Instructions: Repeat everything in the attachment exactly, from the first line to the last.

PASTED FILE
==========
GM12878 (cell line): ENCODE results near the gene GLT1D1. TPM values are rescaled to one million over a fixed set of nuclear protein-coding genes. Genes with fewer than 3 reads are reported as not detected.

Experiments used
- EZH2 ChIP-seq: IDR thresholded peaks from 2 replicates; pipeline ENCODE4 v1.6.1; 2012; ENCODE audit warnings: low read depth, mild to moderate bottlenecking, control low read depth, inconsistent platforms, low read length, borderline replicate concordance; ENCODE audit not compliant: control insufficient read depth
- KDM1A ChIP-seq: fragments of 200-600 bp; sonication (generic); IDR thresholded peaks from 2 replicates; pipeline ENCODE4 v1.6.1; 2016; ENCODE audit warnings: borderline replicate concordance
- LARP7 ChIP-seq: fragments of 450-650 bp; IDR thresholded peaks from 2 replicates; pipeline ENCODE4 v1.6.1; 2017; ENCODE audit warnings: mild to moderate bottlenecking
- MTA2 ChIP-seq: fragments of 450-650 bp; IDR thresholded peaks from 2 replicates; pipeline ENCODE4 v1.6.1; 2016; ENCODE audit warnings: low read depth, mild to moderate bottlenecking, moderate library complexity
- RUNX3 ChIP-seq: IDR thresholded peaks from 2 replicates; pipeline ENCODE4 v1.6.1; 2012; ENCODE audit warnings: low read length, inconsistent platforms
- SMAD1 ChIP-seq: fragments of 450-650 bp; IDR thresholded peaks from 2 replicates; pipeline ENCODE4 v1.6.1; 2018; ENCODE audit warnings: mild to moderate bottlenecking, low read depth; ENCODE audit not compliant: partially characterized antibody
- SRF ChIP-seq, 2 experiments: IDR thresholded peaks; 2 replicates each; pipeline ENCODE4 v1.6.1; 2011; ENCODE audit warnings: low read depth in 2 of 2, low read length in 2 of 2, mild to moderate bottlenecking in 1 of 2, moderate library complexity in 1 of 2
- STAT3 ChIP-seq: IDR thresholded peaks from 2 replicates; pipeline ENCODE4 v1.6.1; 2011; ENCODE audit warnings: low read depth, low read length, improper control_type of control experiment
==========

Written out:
GM12878 (cell line): ENCODE results near the gene GLT1D1. TPM values are rescaled to one million over a fixed set of nuclear protein-coding genes. Genes with fewer than 3 reads are reported as not detected.

Experiments used
- EZH2 ChIP-seq: IDR thresholded peaks from 2 replicates; pipeline ENCODE4 v1.6.1; 2012; ENCODE audit warnings: low read depth, mild to moderate bottlenecking, control low read depth, inconsistent platforms, low read length, borderline replicate concordance; ENCODE audit not compliant: control insufficient read depth
- KDM1A ChIP-seq: fragments of 200-600 bp; sonication (generic); IDR thresholded peaks from 2 replicates; pipeline ENCODE4 v1.6.1; 2016; ENCODE audit warnings: borderline replicate concordance
- LARP7 ChIP-seq: fragments of 450-650 bp; IDR thresholded peaks from 2 replicates; pipeline ENCODE4 v1.6.1; 2017; ENCODE audit warnings: mild to moderate bottlenecking
- MTA2 ChIP-seq: fragments of 450-650 bp; IDR thresholded peaks from 2 replicates; pipeline ENCODE4 v1.6.1; 2016; ENCODE audit warnings: low read depth, mild to moderate bottlenecking, moderate library complexity
- RUNX3 ChIP-seq: IDR thresholded peaks from 2 replicates; pipeline ENCODE4 v1.6.1; 2012; ENCODE audit warnings: low read length, inconsistent platforms
- SMAD1 ChIP-seq: fragments of 450-650 bp; IDR thresholded peaks from 2 replicates; pipeline ENCODE4 v1.6.1; 2018; ENCODE audit warnings: mild to moderate bottlenecking, low read depth; ENCODE audit not compliant: partially characterized antibody
- SRF ChIP-seq, 2 experiments: IDR thresholded peaks; 2 replicates each; pipeline ENCODE4 v1.6.1; 2011; ENCODE audit warnings: low read depth in 2 of 2, low read length in 2 of 2, mild to moderate bottlenecking in 1 of 2, moderate library complexity in 1 of 2
- STAT3 ChIP-seq: IDR thresholded peaks from 2 replicates; pipeline ENCODE4 v1.6.1; 2011; ENCODE audit warnings: low read depth, low read length, improper control_type of control experiment